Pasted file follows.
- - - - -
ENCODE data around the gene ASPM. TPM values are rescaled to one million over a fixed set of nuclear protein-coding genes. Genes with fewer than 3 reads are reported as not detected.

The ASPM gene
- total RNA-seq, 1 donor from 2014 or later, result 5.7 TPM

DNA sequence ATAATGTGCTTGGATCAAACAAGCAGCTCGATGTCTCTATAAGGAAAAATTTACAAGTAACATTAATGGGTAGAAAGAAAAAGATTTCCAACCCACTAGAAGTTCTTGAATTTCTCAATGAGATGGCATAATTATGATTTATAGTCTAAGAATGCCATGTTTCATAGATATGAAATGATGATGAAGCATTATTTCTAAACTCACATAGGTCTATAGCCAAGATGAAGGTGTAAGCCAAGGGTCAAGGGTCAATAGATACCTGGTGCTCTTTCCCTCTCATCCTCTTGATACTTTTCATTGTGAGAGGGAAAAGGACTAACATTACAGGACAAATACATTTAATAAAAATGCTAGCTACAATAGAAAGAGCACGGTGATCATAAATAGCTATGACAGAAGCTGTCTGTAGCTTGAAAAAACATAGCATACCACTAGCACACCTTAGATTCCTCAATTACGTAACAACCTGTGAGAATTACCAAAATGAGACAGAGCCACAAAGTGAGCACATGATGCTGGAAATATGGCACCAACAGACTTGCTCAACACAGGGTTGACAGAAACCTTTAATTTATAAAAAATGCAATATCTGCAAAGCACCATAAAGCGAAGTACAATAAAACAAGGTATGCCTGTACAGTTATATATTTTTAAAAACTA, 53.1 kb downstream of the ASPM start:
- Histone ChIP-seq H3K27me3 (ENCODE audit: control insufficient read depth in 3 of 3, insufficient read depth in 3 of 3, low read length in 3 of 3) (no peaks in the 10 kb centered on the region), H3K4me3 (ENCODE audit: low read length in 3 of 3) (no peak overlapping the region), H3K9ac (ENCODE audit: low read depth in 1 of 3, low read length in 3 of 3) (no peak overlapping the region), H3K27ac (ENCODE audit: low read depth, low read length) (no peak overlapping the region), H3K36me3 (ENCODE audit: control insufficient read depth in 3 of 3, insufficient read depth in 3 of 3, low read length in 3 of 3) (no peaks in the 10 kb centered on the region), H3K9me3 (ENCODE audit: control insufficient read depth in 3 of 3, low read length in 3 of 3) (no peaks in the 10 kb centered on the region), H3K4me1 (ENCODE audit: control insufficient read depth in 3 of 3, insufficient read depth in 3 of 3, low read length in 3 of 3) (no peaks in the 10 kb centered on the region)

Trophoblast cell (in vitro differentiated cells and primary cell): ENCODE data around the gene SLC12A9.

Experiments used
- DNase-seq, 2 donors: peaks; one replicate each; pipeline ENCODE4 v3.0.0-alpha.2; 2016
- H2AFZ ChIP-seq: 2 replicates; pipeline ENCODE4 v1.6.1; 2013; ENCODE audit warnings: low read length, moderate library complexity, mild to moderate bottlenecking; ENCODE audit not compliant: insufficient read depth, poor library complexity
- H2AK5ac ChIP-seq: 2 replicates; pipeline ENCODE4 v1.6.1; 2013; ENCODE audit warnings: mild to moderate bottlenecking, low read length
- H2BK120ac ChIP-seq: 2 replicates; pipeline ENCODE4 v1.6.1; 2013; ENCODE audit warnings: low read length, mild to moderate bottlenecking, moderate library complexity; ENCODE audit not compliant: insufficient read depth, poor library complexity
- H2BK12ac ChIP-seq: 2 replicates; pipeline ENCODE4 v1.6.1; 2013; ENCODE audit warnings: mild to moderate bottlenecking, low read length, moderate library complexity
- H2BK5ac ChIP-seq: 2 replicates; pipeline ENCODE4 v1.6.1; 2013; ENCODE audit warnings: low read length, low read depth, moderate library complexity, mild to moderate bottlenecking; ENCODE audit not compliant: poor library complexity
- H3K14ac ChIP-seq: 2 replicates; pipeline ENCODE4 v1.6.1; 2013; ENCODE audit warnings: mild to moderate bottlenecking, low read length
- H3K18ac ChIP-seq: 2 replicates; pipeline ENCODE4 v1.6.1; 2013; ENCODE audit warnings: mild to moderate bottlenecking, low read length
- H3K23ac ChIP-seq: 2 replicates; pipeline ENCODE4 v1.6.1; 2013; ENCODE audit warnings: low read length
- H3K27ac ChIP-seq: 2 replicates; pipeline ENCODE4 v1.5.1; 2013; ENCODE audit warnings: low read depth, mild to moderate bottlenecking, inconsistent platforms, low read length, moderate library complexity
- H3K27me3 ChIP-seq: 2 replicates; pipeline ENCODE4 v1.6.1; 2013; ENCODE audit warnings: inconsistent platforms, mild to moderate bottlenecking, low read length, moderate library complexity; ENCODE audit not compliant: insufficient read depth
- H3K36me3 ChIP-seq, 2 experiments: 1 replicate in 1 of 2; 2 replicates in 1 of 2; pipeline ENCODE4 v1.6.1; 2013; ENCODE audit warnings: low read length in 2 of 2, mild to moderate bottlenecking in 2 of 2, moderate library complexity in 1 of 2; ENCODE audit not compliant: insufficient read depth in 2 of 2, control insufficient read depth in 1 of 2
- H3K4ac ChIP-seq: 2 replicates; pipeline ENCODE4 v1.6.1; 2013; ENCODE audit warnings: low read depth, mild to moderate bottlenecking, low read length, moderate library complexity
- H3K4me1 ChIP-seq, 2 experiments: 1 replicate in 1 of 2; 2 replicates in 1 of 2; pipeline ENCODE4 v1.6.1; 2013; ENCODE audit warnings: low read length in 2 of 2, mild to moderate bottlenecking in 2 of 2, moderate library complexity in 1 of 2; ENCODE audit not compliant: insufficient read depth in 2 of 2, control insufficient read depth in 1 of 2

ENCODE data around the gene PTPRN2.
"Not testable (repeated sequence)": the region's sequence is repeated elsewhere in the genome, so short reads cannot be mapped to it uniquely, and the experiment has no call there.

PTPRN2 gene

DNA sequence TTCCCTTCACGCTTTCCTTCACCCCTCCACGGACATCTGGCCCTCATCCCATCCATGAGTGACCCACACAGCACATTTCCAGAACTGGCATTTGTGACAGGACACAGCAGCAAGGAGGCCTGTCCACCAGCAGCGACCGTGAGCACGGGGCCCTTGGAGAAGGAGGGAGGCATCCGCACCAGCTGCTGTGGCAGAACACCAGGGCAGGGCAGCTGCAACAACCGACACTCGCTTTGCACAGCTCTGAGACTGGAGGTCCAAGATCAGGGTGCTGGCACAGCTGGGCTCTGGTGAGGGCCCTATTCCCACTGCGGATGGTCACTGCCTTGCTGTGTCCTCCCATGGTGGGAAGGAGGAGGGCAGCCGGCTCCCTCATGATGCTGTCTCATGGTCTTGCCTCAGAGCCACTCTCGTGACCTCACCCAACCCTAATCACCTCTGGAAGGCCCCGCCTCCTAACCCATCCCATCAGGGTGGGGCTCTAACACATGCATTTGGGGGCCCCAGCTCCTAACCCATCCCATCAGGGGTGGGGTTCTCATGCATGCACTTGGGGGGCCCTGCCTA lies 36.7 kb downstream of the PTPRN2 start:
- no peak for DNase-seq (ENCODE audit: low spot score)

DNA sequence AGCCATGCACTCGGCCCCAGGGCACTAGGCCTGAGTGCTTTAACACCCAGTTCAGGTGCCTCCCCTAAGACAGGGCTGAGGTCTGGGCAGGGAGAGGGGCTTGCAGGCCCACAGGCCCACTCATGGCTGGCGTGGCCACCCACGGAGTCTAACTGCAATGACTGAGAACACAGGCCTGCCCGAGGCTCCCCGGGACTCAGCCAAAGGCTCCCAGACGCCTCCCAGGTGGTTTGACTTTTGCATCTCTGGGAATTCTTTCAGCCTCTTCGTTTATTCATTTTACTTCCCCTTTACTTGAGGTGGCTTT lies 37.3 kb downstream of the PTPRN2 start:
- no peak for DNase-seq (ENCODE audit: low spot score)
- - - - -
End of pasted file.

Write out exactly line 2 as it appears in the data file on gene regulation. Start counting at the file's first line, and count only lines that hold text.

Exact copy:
The ASPM gene